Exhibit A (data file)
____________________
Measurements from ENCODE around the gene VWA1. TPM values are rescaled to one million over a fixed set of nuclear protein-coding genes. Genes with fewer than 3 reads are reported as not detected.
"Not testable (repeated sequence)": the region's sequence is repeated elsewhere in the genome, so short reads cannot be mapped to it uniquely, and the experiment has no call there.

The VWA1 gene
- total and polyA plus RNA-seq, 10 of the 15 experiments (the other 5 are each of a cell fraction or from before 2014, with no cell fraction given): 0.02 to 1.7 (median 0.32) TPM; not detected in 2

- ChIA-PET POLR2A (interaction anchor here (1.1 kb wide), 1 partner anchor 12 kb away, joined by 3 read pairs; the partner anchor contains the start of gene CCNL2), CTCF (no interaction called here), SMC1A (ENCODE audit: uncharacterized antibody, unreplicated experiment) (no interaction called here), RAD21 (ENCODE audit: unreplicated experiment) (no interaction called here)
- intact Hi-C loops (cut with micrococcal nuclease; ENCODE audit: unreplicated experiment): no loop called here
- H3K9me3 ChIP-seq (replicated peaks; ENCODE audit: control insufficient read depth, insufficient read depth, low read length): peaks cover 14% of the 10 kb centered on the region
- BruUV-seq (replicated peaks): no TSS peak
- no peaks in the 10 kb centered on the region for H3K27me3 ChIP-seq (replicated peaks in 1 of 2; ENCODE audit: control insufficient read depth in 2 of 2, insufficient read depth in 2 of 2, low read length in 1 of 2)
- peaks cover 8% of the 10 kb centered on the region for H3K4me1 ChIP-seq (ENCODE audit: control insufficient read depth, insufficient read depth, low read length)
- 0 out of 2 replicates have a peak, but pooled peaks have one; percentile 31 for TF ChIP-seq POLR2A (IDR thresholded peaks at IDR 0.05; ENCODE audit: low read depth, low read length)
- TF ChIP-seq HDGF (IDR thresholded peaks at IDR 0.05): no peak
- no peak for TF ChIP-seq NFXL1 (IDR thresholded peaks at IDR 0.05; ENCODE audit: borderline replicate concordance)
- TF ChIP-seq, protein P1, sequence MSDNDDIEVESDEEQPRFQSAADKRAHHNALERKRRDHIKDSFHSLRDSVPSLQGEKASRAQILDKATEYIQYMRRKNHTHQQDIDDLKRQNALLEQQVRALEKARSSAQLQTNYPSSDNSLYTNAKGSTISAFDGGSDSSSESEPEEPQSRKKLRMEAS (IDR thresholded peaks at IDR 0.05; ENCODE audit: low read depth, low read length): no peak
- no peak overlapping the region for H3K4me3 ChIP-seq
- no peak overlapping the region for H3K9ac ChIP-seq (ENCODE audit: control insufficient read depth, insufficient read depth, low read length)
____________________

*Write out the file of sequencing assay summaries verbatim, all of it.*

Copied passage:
Measurements from ENCODE around the gene VWA1. TPM values are rescaled to one million over a fixed set of nuclear protein-coding genes. Genes with fewer than 3 reads are reported as not detected.
"Not testable (repeated sequence)": the region's sequence is repeated elsewhere in the genome, so short reads cannot be mapped to it uniquely, and the experiment has no call there.

The VWA1 gene
- total and polyA plus RNA-seq, 10 of the 15 experiments (the other 5 are each of a cell fraction or from before 2014, with no cell fraction given): 0.02 to 1.7 (median 0.32) TPM; not detected in 2

- ChIA-PET POLR2A (interaction anchor here (1.1 kb wide), 1 partner anchor 12 kb away, joined by 3 read pairs; the partner anchor contains the start of gene CCNL2), CTCF (no interaction called here), SMC1A (ENCODE audit: uncharacterized antibody, unreplicated experiment) (no interaction called here), RAD21 (ENCODE audit: unreplicated experiment) (no interaction called here)
- intact Hi-C loops (cut with micrococcal nuclease; ENCODE audit: unreplicated experiment): no loop called here
- H3K9me3 ChIP-seq (replicated peaks; ENCODE audit: control insufficient read depth, insufficient read depth, low read length): peaks cover 14% of the 10 kb centered on the region
- BruUV-seq (replicated peaks): no TSS peak
- no peaks in the 10 kb centered on the region for H3K27me3 ChIP-seq (replicated peaks in 1 of 2; ENCODE audit: control insufficient read depth in 2 of 2, insufficient read depth in 2 of 2, low read length in 1 of 2)
- peaks cover 8% of the 10 kb centered on the region for H3K4me1 ChIP-seq (ENCODE audit: control insufficient read depth, insufficient read depth, low read length)
- 0 out of 2 replicates have a peak, but pooled peaks have one; percentile 31 for TF ChIP-seq POLR2A (IDR thresholded peaks at IDR 0.05; ENCODE audit: low read depth, low read length)
- TF ChIP-seq HDGF (IDR thresholded peaks at IDR 0.05): no peak
- no peak for TF ChIP-seq NFXL1 (IDR thresholded peaks at IDR 0.05; ENCODE audit: borderline replicate concordance)
- TF ChIP-seq, protein P1, sequence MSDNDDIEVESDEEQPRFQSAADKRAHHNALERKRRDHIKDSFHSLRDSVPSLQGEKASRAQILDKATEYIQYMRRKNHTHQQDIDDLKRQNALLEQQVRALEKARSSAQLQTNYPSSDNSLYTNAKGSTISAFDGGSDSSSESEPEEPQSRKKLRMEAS (IDR thresholded peaks at IDR 0.05; ENCODE audit: low read depth, low read length): no peak
- no peak overlapping the region for H3K4me3 ChIP-seq
- no peak overlapping the region for H3K9ac ChIP-seq (ENCODE audit: control insufficient read depth, insufficient read depth, low read length)